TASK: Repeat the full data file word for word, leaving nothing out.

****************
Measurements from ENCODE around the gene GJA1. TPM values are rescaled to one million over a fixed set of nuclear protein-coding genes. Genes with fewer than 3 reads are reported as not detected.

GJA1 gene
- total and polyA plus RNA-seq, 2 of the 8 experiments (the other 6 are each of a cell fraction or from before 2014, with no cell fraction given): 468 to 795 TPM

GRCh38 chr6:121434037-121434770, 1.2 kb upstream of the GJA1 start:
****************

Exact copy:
Measurements from ENCODE around the gene GJA1. TPM values are rescaled to one million over a fixed set of nuclear protein-coding genes. Genes with fewer than 3 reads are reported as not detected.

GJA1 gene
- total and polyA plus RNA-seq, 2 of the 8 experiments (the other 6 are each of a cell fraction or from before 2014, with no cell fraction given): 468 to 795 TPM

GRCh38 chr6:121434037-121434770, 1.2 kb upstream of the GJA1 start: